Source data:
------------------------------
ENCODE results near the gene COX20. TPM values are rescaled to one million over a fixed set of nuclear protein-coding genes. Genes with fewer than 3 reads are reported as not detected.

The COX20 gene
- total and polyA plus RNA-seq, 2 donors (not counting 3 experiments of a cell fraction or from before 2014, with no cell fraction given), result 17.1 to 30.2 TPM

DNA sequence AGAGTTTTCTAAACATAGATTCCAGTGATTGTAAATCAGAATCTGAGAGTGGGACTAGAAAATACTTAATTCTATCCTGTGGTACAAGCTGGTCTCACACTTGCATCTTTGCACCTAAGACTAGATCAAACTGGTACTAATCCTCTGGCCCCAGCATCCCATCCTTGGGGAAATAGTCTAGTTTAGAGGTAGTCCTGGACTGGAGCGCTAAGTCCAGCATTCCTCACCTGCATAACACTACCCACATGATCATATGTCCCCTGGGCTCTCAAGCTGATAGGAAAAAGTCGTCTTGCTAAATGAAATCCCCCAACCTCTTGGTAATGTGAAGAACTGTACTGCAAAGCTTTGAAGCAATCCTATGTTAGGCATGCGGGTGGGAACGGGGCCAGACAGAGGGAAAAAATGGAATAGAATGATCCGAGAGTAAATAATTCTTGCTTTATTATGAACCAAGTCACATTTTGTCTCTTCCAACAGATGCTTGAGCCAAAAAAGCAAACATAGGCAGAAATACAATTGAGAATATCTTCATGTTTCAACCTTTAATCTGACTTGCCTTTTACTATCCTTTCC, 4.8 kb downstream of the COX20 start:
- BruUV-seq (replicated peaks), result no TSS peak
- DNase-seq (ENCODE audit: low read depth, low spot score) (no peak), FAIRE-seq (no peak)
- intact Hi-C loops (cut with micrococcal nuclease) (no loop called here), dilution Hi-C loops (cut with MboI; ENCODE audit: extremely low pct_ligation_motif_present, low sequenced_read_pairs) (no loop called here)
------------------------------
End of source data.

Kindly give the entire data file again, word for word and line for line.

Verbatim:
ENCODE results near the gene COX20. TPM values are rescaled to one million over a fixed set of nuclear protein-coding genes. Genes with fewer than 3 reads are reported as not detected.

The COX20 gene
- total and polyA plus RNA-seq, 2 donors (not counting 3 experiments of a cell fraction or from before 2014, with no cell fraction given), result 17.1 to 30.2 TPM

DNA sequence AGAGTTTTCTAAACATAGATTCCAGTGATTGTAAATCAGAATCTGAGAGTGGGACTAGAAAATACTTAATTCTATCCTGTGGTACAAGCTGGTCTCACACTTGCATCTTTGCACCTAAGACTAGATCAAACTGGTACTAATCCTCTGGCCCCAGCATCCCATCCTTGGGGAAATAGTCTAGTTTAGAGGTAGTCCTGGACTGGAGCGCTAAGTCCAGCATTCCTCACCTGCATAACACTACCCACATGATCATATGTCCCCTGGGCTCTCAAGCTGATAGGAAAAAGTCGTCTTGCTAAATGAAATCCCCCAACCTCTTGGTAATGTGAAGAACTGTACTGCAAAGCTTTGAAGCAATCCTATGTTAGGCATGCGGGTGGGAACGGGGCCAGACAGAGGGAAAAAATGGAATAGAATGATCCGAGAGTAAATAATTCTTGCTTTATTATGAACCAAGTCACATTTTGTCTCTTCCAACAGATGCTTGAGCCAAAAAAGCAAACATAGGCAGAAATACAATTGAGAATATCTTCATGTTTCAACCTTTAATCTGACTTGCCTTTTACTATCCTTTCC, 4.8 kb downstream of the COX20 start:
- BruUV-seq (replicated peaks), result no TSS peak
- DNase-seq (ENCODE audit: low read depth, low spot score) (no peak), FAIRE-seq (no peak)
- intact Hi-C loops (cut with micrococcal nuclease) (no loop called here), dilution Hi-C loops (cut with MboI; ENCODE audit: extremely low pct_ligation_motif_present, low sequenced_read_pairs) (no loop called here)